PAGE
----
It also cannot be said that only individuals, and not corporations, or other organizations, can have moral convictions. In fact, the Biden administration has encouraged corporations to act on what it considers to be acceptable moral views relating to corporate responsibility that align with its political agenda, such as promoting environmental, social, and corporate governance (ESG). However, when it comes to organizations that disagree with this administration’s political agenda on a fundamental issue of conscience and the sanctity of human life, the administration now seeks to revoke protections for organizations that have sincere moral objections and to force them to provide health insurance coverage that reflects the government’s values rather than their own.
The Departments fail to provide sufficient justification for elimination of the moral exemption rule, making the Proposed Rule arbitrary and capricious. The Departments state the prior rule “did not give sufficient consideration to women’s significant interests in access to contraceptive services,” particularly low-income women. However, the Departments admit that “few entities make use of the moral exemption at this time,” and that they “do not have any data on how many individuals object to contraceptive coverage based on non-religious moral beliefs.” The failure of the Departments to identify a plausible universe of individuals who stand to benefit from the elimination of the moral exemption rule, much less a single individual or an affected individual’s income level, undercuts any assertions about the stated benefits that would result from the Proposed Rule. In addition, the Departments do not take into account the degree to which affected individuals, particularly in the case of pro-life nonprofit organizations, are likely to share their employer’s moral convictions regarding contraceptives, and so would not benefit from the elimination of the moral exemption rule.
The Departments also fail to consider other ways in which the entities that utilize the moral exemption rule may modify their employment practices in order to continue to operate in accordance with their moral convictions. For instance, such entities could maintain a grandfathered plan or reduce their number of full-time employees in order to be able to not offer health insurance coverage at all. Such possible outcomes of the Proposed Rule would not only fail to increase the availability of contraceptive coverage for women, but also decrease health care coverage and employment opportunities for those affected.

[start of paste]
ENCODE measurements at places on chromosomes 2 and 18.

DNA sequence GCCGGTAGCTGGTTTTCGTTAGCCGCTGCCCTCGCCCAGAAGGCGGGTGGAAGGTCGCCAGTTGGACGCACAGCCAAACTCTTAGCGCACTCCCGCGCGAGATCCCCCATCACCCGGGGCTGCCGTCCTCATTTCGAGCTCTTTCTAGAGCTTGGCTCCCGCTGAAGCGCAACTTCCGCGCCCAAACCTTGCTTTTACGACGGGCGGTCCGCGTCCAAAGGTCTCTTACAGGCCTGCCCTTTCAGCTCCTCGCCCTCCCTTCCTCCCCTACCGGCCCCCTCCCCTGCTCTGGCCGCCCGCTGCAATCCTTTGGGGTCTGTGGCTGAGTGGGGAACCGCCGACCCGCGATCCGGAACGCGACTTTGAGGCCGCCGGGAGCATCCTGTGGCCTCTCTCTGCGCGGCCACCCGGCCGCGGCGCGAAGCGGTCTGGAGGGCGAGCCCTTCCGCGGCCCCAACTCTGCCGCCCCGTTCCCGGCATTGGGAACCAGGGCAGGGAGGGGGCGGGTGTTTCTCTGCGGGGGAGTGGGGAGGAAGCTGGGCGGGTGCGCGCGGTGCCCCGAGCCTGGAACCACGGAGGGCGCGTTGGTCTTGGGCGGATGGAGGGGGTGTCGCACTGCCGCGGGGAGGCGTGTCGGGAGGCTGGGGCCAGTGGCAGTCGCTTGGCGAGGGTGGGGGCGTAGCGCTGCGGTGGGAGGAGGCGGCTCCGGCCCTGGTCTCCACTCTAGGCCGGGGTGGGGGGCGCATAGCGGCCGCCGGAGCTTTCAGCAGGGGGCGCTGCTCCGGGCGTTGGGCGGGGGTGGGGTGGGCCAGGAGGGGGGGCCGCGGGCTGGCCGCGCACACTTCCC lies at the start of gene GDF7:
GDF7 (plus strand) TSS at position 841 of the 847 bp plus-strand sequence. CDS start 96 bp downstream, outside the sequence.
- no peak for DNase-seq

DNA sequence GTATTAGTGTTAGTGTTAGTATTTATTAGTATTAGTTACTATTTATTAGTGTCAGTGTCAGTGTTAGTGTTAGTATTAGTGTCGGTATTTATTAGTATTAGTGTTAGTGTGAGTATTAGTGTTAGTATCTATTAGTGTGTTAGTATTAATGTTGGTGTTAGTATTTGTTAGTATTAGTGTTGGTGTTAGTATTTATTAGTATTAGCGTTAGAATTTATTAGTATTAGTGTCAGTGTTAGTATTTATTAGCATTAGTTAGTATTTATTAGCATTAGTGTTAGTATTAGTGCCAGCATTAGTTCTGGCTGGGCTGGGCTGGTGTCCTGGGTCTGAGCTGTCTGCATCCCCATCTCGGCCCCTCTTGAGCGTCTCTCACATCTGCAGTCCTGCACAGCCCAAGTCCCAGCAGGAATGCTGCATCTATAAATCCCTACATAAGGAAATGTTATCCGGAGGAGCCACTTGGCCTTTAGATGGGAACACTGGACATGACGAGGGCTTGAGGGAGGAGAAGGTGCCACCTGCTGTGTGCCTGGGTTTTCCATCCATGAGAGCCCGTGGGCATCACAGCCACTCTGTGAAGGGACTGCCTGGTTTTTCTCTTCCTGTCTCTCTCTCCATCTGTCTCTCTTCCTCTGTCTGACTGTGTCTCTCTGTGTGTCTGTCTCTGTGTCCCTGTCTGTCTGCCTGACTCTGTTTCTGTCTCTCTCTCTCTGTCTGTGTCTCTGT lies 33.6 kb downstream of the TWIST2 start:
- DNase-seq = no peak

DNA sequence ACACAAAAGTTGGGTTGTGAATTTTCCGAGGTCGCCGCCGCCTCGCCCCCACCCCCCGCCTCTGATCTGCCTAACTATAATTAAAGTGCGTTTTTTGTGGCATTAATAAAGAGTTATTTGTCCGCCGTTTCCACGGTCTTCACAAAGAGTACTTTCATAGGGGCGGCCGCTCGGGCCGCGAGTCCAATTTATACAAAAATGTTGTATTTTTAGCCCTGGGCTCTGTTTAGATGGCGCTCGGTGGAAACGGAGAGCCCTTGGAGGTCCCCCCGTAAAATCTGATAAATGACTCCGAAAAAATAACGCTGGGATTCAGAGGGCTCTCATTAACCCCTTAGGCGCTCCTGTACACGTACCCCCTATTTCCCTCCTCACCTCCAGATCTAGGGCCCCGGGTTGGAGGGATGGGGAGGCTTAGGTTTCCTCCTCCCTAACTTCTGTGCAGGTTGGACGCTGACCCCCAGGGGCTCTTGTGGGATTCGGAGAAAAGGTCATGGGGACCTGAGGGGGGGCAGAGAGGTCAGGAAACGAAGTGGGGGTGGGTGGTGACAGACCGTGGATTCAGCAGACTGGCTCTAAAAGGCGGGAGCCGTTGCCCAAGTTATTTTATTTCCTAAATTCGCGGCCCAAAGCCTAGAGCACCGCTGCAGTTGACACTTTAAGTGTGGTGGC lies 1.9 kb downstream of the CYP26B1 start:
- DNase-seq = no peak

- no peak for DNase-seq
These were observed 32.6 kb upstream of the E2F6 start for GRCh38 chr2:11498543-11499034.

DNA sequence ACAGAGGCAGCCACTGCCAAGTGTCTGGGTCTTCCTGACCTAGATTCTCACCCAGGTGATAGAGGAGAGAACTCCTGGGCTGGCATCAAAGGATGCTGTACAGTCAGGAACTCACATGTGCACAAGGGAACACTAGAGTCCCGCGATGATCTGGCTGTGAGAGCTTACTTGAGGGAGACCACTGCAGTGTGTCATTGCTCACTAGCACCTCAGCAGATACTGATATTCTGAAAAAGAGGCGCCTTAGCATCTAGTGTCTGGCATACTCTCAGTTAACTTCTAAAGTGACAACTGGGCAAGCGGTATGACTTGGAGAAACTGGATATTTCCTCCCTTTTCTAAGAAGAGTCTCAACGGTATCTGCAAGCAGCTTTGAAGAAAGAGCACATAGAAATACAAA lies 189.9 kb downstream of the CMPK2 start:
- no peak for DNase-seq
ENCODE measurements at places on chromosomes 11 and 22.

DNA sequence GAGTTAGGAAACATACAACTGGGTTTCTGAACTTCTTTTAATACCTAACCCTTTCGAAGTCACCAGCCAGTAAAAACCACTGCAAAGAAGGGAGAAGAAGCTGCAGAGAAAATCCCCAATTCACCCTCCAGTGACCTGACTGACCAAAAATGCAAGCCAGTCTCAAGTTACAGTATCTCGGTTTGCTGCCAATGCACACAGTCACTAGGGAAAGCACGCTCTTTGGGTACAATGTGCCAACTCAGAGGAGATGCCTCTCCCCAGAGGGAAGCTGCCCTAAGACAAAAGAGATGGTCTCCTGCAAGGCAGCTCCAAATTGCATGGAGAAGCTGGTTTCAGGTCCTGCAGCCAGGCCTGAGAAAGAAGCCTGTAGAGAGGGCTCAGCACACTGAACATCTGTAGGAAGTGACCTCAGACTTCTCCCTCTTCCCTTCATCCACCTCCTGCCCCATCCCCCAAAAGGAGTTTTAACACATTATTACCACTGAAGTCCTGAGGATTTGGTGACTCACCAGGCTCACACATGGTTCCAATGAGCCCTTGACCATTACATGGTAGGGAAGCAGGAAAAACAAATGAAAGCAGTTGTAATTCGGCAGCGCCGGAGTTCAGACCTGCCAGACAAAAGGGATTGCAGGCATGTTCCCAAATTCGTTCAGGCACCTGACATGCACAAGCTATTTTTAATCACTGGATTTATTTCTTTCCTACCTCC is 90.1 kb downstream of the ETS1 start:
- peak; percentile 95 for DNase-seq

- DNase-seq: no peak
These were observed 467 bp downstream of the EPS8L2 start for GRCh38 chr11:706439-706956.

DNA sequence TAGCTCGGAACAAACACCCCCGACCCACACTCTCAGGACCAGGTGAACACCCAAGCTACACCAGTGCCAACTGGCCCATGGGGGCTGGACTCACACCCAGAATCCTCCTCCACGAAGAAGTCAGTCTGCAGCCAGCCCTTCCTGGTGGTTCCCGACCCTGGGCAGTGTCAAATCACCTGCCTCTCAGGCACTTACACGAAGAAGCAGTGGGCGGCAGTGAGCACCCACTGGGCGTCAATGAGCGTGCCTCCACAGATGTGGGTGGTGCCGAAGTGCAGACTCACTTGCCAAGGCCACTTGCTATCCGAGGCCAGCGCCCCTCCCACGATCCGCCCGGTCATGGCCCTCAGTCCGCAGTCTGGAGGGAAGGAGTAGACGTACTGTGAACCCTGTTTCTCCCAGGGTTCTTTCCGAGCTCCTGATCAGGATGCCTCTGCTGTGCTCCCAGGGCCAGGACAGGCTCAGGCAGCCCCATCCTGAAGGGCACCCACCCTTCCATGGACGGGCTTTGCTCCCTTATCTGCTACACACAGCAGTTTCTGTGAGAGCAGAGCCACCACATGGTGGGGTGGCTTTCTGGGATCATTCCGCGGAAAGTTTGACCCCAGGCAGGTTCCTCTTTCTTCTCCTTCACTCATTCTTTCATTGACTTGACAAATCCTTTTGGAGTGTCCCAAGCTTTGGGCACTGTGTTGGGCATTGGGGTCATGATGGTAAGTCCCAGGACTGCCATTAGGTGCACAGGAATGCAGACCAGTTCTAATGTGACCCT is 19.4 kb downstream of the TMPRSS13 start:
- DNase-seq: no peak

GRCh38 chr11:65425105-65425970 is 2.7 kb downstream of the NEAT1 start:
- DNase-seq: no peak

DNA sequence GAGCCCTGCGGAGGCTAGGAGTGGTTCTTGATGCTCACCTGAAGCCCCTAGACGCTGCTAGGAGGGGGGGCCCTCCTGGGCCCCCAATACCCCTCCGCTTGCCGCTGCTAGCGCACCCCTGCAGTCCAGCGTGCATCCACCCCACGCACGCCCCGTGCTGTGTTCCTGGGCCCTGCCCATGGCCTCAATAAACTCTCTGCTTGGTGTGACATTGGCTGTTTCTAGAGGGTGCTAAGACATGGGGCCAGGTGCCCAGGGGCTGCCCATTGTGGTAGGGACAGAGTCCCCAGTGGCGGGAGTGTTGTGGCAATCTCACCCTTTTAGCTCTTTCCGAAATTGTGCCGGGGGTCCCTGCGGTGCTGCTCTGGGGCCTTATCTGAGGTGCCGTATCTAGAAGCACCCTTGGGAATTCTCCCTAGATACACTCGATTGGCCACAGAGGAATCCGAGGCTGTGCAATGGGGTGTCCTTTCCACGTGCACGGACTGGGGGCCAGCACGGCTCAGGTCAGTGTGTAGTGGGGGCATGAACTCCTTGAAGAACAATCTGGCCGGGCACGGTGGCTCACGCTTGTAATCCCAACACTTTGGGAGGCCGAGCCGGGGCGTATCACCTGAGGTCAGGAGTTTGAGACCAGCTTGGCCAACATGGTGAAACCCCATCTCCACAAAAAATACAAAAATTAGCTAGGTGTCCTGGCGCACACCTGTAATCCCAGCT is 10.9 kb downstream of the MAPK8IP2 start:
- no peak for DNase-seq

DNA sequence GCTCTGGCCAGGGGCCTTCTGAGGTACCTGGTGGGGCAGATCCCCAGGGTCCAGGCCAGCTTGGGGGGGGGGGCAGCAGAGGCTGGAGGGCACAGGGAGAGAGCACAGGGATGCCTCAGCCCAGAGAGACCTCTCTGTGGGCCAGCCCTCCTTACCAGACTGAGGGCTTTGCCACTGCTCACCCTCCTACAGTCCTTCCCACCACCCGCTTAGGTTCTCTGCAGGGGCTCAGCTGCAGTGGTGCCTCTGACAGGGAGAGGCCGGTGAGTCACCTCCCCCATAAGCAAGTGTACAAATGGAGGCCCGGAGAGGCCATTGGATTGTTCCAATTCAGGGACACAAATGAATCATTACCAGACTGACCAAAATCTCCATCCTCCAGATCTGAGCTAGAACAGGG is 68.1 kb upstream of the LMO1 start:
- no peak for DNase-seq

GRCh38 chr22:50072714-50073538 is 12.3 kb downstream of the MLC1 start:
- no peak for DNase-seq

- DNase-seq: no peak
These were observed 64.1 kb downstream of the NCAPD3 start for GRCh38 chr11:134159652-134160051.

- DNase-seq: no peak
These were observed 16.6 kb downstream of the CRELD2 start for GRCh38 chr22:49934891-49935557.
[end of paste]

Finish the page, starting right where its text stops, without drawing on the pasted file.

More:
III. The Proposed Rule’s exchange user fee schema would financially benefit the abortion industry and, in bypassing the appropriations process, deprive Congress of the opportunity to establish appropriate guardrails.
The Proposed Rule would establish a new program that diverts ACA exchange user fees to pay for contraceptives for any individual enrolled in a plan that does not cover contraceptives based on an employer’s religious objection to the contraceptives. This program lacks appropriate protections and would financially benefit the abortion industry.
The creation of this program by regulatory fiat, and bypassing the annual appropriations process, deprives Congress of the opportunity to establish appropriate guardrails, such as to apply the Hyde Amendment and to exclude abortion providers like Planned Parenthood from receiving funds under this program. It can be assumed that abortion providers, as they do with Medicaid and Title X funds, will seek to enrich themselves under the proposed program, and may benefit from the additional failure of the Proposed Rule to establish guardrails for fair pricing of contraceptives under this new program. Because money is fungible, the proposed program may indirectly subsidize abortion activities and the general overhead of abortion centers that integrate abortion and family planning activities.
We request a detailed explanation as to why the Departments believe they have the legal authority to establish this program by regulation using exchange user fees, and without an appropriation from Congress. In order to “ensure that such Exchange is self-sustaining,” the ACA authorizes “the Exchange to charge assessments or user fees to participating health insurance issuers, or to otherwise generate funding, to support its operations” (42 U.S.C. 18031) (emphasis added). Because it is the sole Constitutional prerogative of Congress, not of the Departments, to establish Federal programs and to tax and spend, we ask that the Departments justify how the proposed program is connected to supporting the operations of the exchanges. We note that this new program would transfer an estimated $49.9 million annually from the Federal Government to providers, through user fee adjustments to participating issuers in those exchanges, even though the individuals who stand to benefit from this program are enrolled in employer-sponsored coverage off the exchanges.
We also ask the Departments to analyze the impacts of this new proposed program on exchange user fee rates, exchange operations funded by these fees, exchange plan premium costs, and Federal receipts and outlays. We note that taxpayer funding for ACA exchange plans are linked to exchange plan premium costs, through Federal advanceable, refundable premium tax credits and cost sharing reductions.
The Proposed Rule would force individuals and entities to violate their sincerely held moral convictions about human dignity and the sanctity of human life, and creates a new program that will divert exchange user fees in a way that will benefit the abortion industry financially. As such, the Departments should promptly withdraw this unnecessary and deeply misguided Proposed Rule.